Gabe works from 7am to 7pm, and while counting the hours til he comes home, I fill my day with small moments.
Days alone in Kuwait are very different than home: I set out on little walks in search of seashells, read on park benches and find tiny kittens that live next to the beach. When I don't feel like leaving home, I gaze at ocean waves from our windy balcony and listen for the hauntingly beautiful adhan ...or lay on my belly in our bed, my feet pressed against the cool headboard and my head at the foot of the bed, looking straight out the window.
I could watch waves for hours.
Sometimes, our maid will come to my room--we chat while I curl my hair and she hangs up laundry. We talk about her daughter, when "husband" and I want to have babies, her home country of Sri Lanka and whether or not she likes macarons (she doesn't). There's stumbling and repeating, my accent is heavy midwestern and hers heavy middle eastern, but we're both heavy on the smiles to make up for our conversational bumps.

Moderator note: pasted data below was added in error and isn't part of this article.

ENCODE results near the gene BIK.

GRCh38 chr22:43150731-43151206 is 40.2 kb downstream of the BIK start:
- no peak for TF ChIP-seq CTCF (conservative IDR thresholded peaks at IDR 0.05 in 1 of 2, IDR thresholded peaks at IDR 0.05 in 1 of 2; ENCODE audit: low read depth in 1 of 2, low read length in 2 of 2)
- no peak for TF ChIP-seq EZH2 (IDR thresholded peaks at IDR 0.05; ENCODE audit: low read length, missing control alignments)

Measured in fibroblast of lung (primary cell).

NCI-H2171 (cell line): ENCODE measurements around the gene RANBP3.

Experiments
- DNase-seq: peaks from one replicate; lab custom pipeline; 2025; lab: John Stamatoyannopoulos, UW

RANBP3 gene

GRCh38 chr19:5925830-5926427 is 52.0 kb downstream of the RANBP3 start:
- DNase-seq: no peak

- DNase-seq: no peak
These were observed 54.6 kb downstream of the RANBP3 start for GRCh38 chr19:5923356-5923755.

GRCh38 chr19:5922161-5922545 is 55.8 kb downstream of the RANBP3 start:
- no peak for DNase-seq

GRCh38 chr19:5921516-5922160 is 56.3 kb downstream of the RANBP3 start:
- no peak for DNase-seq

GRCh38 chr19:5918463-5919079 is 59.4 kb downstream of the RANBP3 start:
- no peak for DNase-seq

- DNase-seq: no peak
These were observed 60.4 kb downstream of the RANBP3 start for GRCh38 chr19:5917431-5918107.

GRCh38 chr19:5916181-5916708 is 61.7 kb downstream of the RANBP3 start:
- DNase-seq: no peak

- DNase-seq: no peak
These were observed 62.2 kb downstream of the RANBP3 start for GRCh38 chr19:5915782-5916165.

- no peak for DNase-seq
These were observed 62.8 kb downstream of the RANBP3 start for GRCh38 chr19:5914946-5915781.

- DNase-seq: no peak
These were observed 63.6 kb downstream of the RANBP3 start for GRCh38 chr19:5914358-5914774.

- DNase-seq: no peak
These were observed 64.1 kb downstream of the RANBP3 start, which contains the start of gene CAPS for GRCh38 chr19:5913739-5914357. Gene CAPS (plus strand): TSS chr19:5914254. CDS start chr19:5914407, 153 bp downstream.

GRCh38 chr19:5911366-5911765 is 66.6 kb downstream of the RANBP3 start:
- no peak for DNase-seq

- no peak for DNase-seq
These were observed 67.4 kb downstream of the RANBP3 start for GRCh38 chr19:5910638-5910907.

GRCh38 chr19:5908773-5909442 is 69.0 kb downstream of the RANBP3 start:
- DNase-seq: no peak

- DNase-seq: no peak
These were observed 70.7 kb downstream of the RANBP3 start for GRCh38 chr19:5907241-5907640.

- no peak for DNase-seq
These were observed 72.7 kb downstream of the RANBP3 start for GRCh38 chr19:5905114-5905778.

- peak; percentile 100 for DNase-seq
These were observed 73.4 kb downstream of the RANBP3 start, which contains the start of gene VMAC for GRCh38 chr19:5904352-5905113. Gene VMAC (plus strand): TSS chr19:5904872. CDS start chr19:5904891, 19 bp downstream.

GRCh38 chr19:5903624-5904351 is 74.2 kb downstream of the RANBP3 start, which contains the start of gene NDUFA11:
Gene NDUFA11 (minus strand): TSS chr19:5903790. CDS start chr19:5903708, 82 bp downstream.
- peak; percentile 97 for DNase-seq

The other day she said to me:
"I tell my friends that I like you, Madame, because you are happy, laughing and loud...just like me!"
We learn to say each other's names through lots of laughs and mispronunciations. She says mine like "Bet-nee", and it's so endearing I cannot correct it. I'm certain I say "Ee-nigh-uh" wrong, too, but she smiles anyway. She was right. We are both happy, laughing and loud...and I am elated to have a friend for however long I am here.
This experience has revived my childlike heart. Not that it was ever gone, but experiencing an entirely new culture is humbling, like learning to walk and talk all over again....ever dependant on the kindness and understanding of those surrounding you. It resparks the ability to rejoice in little things like seashells, new friends, found kittens and crossing the biggest street here all by myself.
Yep, I crossed the busiest, craziest street. And I wasn't even ashamed when I beamed, telling Gabe all about it. It really is like growing up all over again.